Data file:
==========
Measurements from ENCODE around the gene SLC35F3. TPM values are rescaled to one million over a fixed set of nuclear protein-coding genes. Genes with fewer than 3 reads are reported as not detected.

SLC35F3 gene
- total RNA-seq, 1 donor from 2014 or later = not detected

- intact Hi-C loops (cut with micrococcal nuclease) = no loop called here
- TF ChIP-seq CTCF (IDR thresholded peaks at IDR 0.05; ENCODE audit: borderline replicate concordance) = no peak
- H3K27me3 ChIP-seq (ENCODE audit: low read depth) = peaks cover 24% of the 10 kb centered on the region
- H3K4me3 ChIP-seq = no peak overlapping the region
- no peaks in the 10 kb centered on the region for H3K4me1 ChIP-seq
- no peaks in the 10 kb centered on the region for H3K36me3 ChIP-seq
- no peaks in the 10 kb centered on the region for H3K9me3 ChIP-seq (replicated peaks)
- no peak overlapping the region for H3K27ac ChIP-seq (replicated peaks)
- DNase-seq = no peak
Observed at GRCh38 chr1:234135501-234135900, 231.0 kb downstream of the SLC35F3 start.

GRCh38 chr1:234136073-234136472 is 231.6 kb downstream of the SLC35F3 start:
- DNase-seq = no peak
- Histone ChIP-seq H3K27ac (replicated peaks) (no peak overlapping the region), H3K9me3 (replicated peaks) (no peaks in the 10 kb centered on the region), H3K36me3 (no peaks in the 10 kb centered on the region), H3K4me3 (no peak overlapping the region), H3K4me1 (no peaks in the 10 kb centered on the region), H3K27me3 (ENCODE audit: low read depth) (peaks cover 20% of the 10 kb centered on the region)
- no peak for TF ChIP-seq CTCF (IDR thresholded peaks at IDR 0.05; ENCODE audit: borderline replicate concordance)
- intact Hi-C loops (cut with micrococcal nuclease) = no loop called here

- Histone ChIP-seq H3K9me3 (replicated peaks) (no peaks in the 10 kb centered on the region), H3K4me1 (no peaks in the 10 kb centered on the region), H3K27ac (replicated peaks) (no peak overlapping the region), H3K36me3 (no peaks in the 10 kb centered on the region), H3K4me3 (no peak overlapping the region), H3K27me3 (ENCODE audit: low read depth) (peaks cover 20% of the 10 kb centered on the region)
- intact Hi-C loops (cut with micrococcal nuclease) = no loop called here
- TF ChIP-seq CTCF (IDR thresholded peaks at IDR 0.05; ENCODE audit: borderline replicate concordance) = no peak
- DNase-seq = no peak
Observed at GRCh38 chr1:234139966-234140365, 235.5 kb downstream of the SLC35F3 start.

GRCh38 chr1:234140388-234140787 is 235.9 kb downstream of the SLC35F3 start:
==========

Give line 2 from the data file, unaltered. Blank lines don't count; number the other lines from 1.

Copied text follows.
SLC35F3 gene